Tuesday, the month of October creeps in, a time of year known for wizardry, haunted houses, and the monsters within them. It’s the perfect time to tell you the story of Leith, North Dakota, and the good people who live there.
Evil incarnate has come to Leith, in the form of a man named Craig Cobb, and he has caught the citizens of Leith in a web so cleverly constructed, every move they make to free themselves only strengthens the cancer that has metastasized in their midst.
There is no more perfect a setting for a modern day ghost story than Leith, North Dakota. The ill-fated General Custer and his men are said to have camped on the banks of the Cannonball River near Leith in 1876, on their way to the battle of Little Big Horn. In 1910, it was a thriving stop on the Northern Pacific Railway Line; now, it has the dubious honor of gracing the pages of a photo-journal of North Dakota Ghost Towns. In fact, the very house now inhabited by the monster of Leith (left) is pictured there.
In 1960, 100 people lived in Leith. Now news reports put that number somewhere between 17 and 24. In fact, there are only about 2300 people in all of Grant County where Leith is located, and that number has been steadily shrinking. It is a rural county where they grow sunflowers, and graze cattle. But Leith still has a town council, and a mayor, Ryan Schock, a farmer who has lived there all his life.
It was Ryan who had the first inkling that something might be wrong. The county tax assessor, Muriel Ulrich, mentioned casually that someone was buying up vacant property in Leith. Like all good horror stories, that news seemed innocuous at first. Perhaps it even seemed like it had the potential to be good news. I can imagine the locals in the bar that is the only business still open in downtown Leith, speculating on the mystery over mugs of beer. Had some rich businessman chosen Leith for a new venture that would bring the county back to life? The natural gas business was booming in the western part of the state, maybe fracking had finally found their town. Was the mysterious buyer keeping his plan a secret so as not to drive up prices on the old ramshackle houses he was gobbling up for a few hundred dollars a piece?
The anonymous buyer bought a total of 13 properties in Leith, all abandoned houses with owners who live elsewhere. Then a stranger quietly moved into one of them; a man in his sixties with long flowing hair. The rumor mill said he had bought the property sight unseen for $5000 and had moved in in the dead of night. The house had no running water, no flush toilet, but the stranger lived there for a year without requesting service. He kept to himself for the most part, working at a road construction job, and people let him be. They considered him odd, but they never suspected him of being the enemy within.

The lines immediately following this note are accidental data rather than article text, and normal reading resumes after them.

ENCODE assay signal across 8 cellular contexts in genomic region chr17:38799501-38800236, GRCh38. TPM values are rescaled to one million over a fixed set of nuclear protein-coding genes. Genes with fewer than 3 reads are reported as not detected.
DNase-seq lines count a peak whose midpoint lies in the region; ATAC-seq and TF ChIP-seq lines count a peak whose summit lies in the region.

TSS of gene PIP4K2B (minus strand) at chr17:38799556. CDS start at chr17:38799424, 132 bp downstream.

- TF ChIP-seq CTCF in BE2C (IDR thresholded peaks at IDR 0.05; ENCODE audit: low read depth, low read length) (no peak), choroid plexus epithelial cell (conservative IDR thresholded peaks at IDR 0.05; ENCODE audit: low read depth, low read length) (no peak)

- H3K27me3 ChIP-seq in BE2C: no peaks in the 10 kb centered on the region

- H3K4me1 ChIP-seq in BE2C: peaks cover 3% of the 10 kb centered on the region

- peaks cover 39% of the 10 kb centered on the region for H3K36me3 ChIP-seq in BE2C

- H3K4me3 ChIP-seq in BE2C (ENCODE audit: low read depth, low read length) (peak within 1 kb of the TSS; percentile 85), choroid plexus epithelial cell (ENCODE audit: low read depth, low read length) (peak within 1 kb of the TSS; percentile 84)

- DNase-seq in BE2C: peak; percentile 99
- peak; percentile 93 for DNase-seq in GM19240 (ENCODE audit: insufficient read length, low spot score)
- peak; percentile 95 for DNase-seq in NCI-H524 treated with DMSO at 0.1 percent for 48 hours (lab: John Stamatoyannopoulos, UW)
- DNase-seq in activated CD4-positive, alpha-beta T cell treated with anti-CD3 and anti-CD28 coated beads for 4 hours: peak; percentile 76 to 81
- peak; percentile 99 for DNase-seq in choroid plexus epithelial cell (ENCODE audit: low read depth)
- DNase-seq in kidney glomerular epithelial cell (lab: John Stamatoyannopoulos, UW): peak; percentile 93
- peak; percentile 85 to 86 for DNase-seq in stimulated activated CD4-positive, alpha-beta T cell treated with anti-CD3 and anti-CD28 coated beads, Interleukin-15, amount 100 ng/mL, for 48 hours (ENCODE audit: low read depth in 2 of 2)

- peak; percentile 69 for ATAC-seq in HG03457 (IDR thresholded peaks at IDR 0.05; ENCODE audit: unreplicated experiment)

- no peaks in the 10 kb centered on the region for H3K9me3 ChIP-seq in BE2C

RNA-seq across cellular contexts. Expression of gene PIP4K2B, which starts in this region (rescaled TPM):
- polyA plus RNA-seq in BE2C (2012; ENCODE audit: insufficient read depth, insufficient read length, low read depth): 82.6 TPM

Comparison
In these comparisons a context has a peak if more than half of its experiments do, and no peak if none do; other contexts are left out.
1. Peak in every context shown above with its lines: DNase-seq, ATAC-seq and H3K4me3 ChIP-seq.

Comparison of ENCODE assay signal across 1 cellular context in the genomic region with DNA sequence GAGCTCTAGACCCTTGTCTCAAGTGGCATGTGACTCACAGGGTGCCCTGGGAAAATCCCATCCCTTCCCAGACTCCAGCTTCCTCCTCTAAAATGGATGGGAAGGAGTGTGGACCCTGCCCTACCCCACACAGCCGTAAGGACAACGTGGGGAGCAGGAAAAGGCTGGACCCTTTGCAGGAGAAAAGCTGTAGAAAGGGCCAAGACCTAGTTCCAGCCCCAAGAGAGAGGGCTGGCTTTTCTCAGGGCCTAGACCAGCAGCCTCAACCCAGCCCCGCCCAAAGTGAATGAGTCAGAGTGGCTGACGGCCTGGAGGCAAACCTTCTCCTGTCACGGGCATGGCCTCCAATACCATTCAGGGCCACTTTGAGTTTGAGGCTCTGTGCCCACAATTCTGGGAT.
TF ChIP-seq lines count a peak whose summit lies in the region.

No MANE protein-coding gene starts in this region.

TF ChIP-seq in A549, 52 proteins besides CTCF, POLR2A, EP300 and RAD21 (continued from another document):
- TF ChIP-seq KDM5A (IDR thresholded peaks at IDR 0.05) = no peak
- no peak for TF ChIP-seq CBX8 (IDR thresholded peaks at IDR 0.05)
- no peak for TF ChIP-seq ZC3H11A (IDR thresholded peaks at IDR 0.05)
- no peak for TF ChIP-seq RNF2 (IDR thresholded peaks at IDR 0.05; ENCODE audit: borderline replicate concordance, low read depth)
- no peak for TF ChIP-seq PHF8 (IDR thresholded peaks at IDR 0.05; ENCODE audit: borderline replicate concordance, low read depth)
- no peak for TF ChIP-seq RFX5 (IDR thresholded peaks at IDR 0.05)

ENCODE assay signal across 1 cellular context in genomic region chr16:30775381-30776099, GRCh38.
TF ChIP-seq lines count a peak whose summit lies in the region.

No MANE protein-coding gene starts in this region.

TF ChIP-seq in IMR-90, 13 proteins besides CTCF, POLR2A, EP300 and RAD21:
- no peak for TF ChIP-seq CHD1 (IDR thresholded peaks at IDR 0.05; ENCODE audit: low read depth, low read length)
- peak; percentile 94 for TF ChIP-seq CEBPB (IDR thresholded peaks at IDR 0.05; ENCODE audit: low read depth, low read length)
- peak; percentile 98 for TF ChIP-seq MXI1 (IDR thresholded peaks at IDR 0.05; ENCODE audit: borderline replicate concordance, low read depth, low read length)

It was Muriel Ulrich, the county tax assessor, who began to uncover the true identity of the old man in the dilapidated house. His name was Craig Cobb, (right) an avowed white supremacist, wanted in Canada for “willful promotion of hatred”, and he had come to the attention of Muriel Ulrich only when he began reselling the houses he had bought – without making a profit.
Tom Metzger, who leads a group known as the White Aryan Resistance, bought a house from Craig Cobb for one dollar. So did Alex Linder, who runs the VNN neo-Nazi Website. Cobb gave the graveyard adjoining his property to Jeff Schoep, leader of the National Socialist Movement. Cobb also convinced April Gaede and her husband Mark Harrington, pioneers of the concept of a “Little Europe” community for “racially conscious” whites, to buy property in Leith.
The news swept through Leith like a dust storm. They were appalled. They wanted no part of him or the Aryan groups he wanted to bring to Leith. But Craig Cobb had his foot in the door, and he was not about to leave quietly.
Leith asked the county for help, but all they could do is to demand Cobb hook up to water and sewage or face a condemnation of his property. When he heard of Cobb’s plan, his boss fired him, but that only allowed Cobb to play martyr. He says he will sue his ex-employer for a violation of his religious rights. The town begged the Grant County sheriff, Steve Bay, to do something. But Cobb had broken no law. His hands were tied.
“Been waiting quite a few months to spring this.” Craig wrote on his website after being outed to the town. “Now is the time.” Cobb speculated that all he needed were about 17 like-minded newcomers and he could change Leith to Cobbville. Then he extolled the virtues of living in Leith, inviting other white supremacists to join him, writing: “There is water, electricity, satellite internet via Hughes at $50 per month, satellite TV from at least 3 companies, trailers, 5th wheels, campers legal, car insurance as little as $141 for 6 months and most importantly –– a surfeit of very good paying jobs in two different cities within normal commutable distances.”